Anthropology today, rather than thinking every ‘culture’ has a cultural right to be who they are (this is called cultural relativism which had and has its purpose if you think about colonialism and missionaries, but which becomes tricky to support if you give this cultural right to the Third Reich or the Taliban) defines itself by unwaveringly  fighting for human rights, for the right to dignity, for the right to justice, the right to live, to thrive, to be. For me the limit is only then reached when those rights violate (as in violence) the rights of others.  Another aspect of Cultural relativism has to be considered as well. Who will claim which rights of a society are upheld and which will not? Cultural relativism came from the idea that you only need to send a European anthropologist to a tribal/primitive/hunter-hatherer culture to understand the other society better than the people within, since their cultural laws were easily detected (speak simple - therefore the idea of speaking about simple and complex societies; or about societies that have cultures 'Culture X' and societies that are so complex that these societies are not seen as having culture: First World countries, nation-states, European.  For simple societies cultural laws and morals were described by the European anthropologists. In addition to 'translating' culture to the European colonial administrations and societies, the idea that an anthropologist can understand a whole society is ludicrous.

Anthropologist, at the beginning of the discipline also became aware of the 'extinction' (a word normally reserved for natural processes! but could also be called mass-murder and genocide) of certain "simple" cultures with the onslaught of European colonialism, decided to write as much customary rules, stories down and collect as many material 'evidence'  (also called stealing) as possible in order to 'save' those societies. This was called salvation anthropology and was just the flip-side of a coin that had destruction and deceit, speak racism written on the other side. It was still the same coin. 

Therefore anthropologist should practice caution when wanting to 'save' people or environments. In accordance to the ethics of anthropological research method, called participant observation, where the protection of individuals or groups always comes first before the anthropologists interest, even if this interest is called 'saving'.  This in itself is one of the biggest flaw of 'development' (whose development and where to? And who decides the direction and proposed outcome?).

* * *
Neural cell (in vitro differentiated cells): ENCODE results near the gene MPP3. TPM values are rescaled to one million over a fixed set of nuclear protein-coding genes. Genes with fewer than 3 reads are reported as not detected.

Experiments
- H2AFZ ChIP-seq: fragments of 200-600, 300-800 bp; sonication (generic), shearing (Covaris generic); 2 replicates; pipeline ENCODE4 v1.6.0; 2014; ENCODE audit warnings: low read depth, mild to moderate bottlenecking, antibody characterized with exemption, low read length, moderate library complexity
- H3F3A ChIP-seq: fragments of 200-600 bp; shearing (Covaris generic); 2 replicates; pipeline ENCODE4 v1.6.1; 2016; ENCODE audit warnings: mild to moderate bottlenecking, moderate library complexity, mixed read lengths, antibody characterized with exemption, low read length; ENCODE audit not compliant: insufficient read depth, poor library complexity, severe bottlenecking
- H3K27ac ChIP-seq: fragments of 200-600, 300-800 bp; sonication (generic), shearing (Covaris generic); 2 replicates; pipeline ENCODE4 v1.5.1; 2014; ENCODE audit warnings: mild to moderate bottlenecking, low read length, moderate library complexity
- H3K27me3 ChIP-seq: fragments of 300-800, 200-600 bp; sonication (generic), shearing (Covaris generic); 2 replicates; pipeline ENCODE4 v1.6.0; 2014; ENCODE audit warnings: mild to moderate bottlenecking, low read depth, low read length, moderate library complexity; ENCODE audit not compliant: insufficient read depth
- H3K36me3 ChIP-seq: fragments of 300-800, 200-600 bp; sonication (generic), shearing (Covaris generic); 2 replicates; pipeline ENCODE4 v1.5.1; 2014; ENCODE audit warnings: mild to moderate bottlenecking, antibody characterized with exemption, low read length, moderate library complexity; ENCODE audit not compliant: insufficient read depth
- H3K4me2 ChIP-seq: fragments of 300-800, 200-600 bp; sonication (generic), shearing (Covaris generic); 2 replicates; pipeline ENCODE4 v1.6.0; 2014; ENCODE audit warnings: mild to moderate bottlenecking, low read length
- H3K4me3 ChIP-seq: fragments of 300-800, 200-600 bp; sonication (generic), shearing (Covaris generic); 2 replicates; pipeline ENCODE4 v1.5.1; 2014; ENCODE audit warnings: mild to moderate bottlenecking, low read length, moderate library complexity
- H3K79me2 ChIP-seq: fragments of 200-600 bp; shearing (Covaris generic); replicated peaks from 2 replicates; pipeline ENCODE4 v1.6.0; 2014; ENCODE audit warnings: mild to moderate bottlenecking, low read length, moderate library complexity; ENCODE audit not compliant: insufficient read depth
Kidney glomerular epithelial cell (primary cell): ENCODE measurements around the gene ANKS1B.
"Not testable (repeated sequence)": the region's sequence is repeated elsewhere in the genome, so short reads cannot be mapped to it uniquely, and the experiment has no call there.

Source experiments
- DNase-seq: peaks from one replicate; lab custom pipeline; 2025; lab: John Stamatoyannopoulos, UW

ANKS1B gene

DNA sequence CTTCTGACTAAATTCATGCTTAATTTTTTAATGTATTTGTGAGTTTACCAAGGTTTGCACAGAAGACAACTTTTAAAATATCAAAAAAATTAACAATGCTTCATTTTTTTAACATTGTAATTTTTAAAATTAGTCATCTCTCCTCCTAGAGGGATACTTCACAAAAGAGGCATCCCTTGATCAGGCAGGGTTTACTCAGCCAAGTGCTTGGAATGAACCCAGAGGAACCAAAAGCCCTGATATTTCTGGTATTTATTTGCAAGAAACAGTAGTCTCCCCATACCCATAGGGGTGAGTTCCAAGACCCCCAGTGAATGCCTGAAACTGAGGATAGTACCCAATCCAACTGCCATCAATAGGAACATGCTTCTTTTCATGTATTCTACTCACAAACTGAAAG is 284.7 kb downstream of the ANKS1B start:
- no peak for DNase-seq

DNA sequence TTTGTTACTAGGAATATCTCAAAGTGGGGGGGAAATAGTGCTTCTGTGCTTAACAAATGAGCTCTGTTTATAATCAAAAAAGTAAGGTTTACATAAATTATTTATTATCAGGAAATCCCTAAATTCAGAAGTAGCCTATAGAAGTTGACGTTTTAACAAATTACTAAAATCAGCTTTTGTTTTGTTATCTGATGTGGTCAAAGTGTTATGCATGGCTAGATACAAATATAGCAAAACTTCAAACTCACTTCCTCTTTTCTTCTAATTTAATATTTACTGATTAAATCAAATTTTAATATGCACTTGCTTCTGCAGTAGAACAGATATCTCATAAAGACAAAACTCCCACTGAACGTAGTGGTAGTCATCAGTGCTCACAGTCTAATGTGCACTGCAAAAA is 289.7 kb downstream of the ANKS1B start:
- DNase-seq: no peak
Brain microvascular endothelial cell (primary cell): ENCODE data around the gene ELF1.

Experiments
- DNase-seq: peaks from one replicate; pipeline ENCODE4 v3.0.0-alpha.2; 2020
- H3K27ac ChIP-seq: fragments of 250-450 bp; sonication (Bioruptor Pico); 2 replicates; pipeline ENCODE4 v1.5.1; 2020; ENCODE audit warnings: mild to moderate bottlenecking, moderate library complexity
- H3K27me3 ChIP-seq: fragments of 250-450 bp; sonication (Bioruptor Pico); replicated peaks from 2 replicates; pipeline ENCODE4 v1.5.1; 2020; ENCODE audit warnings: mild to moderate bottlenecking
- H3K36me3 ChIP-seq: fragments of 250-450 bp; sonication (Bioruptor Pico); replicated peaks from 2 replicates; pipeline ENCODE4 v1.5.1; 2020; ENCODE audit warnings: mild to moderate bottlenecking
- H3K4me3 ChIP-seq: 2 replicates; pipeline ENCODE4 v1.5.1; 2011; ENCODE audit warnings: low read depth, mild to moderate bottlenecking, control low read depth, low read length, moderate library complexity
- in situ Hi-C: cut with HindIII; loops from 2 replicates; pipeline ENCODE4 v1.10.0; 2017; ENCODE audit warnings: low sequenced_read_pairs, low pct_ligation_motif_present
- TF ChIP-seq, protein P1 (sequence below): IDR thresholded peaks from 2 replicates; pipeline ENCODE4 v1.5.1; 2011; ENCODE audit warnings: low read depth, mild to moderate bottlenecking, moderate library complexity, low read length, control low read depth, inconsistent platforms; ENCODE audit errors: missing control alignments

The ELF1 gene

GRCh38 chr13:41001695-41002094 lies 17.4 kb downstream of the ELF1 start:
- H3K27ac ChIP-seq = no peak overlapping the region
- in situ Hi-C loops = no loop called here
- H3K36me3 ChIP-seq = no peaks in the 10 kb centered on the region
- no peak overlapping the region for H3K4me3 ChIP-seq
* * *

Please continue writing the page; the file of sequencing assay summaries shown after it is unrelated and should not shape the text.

So what is anthropology about if it is not about translating, civilising or saving 'other' cultures?

Anthropology does not mean to learn about others, but to work with the people we have the privilege to meet together, to learn to be reflexive and demand political change in our own societies (and their attitudes towards otherness) by using the comparative ethnographic material in order to bring about social and political change within our own society.  

Therefore Anthropology is far more than the study of cultures and societies, it is about trying to promote a way of living that is build on respect for others.

Anthropology in my understanding is based on a fight for justice.  Anthropology should discover, criticise and call upon support against any attempt of limiting or derailing such rights. It is important too to understand that anthropology  does not claim we are all the same, instead it points out the difference between sameness and similarity.There is a difference between having access to the same rights, and being the same.

What might be first difficult to understand, and seems like a semantical cliché, is one of the, if there is anything like that, fundamental teachings in anthropology: Us humans, from the distant past, the present and the future, are, through our differences the same.  It is the differences that make us a fascinating subject to study, but the more anthropology delves into the difference between cultures, histories, societies and peoples, the more we discover that we are really very much the same. What is called ‘culture’ in anthropology is actually the political, economical and societal doctrines of power that artificially and often violently suppresses sameness in order to create difference for the purpose of creating power differentials (as in social and political hierarchy). The challenge is to think of difference without hierarchy and about sameness without similarity.